Serena Nath is an IPilogue Writer and a 2L JD candidate at Osgoode Hall Law School.
The Australian government announced that, as of July 1, 2023, the Australia Council of the Arts is renamed “Creative Australia.” The Council of the Arts is the government’s primary arts investment and advisory body. As part of this rebranding, the Australian government also announced, on January 30, 2023, its new five-year cultural policy, Revive Strategy, which focuses on establishing four new federal bodies within Creative Australia. One of these bodies will be a First Nations-led body to support Indigenous Australians in their creative endeavours. The aim is for this board to be set up by July 1, 2024, and the goal of this body is to “deliver First Nations autonomy for First Nations work.”
Included in the Revive Strategy, the Australian government also announced additional measures targeted at Indigenous communities, including $13.4 million for legislation protecting indigenous intellectual property (IP). This legislation will focus on blocking the sale of fake indigenous art, including art typically sold as souvenirs. Additionally, the government announced measures targeted at protecting Indigenous IP and culture, including $11 million for a First Nations Languages Policy Partnership between governments and First Nations representatives, a First Nations creative workforce strategy, and a National Aboriginal Art Gallery in Alice Springs and an Aboriginal Cultural Centre in Perth.
Inauthentic Indigenous art is Harmful
First and foremost, selling inauthentic indigenous art and souvenirs disrespects the heritage and culture of indigenous communities. A report released in 2022 by the Productivity Commission on Aboriginal and Torres Strait Islander visual arts and crafts confirmed that fake indigenous art harms indigenous culture. However, this is not a newfound issue. Aboriginal Elder Gawirrin Gumana (Yolngu) was quoted in 1996: “When that [white] man does that it is like cutting off our skin”, where “it” refers to the practice of selling fake indigenous art. Other indigenous artists have also spoken about instances where their culture and IP have been appropriated for profit. For example, many indigenous artists have been tricked into exploitive licensing agreements where non-indigenous companies make large profits by selling indigenous art commissioned by indigenous artists for a low price. This kind of uncertainty in the law has led to many indigenous artists asking for greater legal support for IP.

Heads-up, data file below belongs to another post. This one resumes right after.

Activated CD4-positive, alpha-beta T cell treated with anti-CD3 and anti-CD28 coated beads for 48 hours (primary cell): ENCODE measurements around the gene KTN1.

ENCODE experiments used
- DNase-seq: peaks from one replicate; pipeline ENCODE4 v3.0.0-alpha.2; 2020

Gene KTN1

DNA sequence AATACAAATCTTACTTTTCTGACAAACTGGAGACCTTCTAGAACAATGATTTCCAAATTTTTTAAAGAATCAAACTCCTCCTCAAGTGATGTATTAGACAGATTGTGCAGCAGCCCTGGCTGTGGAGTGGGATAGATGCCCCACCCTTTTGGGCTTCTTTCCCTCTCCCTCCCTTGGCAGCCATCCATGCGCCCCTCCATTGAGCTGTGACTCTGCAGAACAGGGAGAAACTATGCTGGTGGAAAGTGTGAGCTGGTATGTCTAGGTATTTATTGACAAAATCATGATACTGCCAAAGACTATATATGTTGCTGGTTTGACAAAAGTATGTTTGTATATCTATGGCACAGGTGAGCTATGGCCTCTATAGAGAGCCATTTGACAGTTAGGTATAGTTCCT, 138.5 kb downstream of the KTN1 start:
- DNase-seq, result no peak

Regarding fake indigenous art sold as souvenirs in Australia, the report by the Productivity Commission showed international tourists spent more than $78 million on indigenous-style artwork in 2019-2020. However, approximately 75% of indigenous-style art sold is not made by Indigenous people due to the demand for cheap products from tourists who are unwilling to pay the price for authentic indigenous art. Thus, selling inauthentic indigenous art and souvenirs undercuts indigenous businesses and harms indigenous livelihood.
Protecting Indigenous IP Rights in Australia
In the past, Australia has not had any national licensing or production legislation to protect Indigenous IP and culture. In response to their 2022 report, the Productivity Commission suggested that fake indigenous art should be labelled as “inauthentic” to protect true indigenous art. However, many believe that this type of labelling would be a start to the protection of Indigenous IP. Hopefully, the new measures instituted by the First Nations-led body and the legislation introduced by the Australian federal government will be a good first step in protecting Indigenous IP rights in Australia.